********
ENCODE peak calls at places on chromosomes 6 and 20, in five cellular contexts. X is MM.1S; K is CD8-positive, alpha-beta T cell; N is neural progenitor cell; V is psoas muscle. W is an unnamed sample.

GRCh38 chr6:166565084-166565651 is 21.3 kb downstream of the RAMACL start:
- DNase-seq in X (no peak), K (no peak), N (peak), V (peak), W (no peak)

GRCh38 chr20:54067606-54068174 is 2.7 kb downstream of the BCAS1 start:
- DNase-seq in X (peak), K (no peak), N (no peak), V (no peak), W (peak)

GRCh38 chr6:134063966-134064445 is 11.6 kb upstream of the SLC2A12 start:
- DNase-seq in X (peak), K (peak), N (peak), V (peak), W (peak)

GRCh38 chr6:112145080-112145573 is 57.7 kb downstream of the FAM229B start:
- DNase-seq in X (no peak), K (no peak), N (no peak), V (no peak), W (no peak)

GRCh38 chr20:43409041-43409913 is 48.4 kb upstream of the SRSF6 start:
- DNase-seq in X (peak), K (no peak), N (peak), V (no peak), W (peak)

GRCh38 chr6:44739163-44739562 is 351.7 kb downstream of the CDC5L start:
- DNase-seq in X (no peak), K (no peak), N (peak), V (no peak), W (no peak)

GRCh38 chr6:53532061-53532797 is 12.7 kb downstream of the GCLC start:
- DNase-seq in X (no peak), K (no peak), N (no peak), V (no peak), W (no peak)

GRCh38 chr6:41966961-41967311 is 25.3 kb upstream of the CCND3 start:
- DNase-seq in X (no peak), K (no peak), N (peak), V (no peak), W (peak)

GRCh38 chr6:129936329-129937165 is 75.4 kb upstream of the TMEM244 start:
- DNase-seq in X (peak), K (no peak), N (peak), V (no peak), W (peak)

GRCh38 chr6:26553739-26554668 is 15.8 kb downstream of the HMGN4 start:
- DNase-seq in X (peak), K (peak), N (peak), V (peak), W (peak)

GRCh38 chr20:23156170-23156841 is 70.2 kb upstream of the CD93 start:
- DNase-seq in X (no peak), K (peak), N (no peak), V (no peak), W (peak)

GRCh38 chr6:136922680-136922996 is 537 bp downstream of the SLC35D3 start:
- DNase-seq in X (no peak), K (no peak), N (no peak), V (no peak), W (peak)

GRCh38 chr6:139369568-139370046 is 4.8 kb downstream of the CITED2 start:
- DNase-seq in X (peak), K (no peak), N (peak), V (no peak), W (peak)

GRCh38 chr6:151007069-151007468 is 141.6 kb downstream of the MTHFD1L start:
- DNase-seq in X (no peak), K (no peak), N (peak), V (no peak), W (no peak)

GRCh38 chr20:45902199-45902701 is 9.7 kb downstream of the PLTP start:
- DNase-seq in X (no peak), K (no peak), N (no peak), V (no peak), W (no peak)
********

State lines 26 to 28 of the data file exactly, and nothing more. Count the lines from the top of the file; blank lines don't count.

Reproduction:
GRCh38 chr6:139369568-139370046 is 4.8 kb downstream of the CITED2 start:
- DNase-seq in X (peak), K (no peak), N (peak), V (no peak), W (peak)

GRCh38 chr6:151007069-151007468 is 141.6 kb downstream of the MTHFD1L start: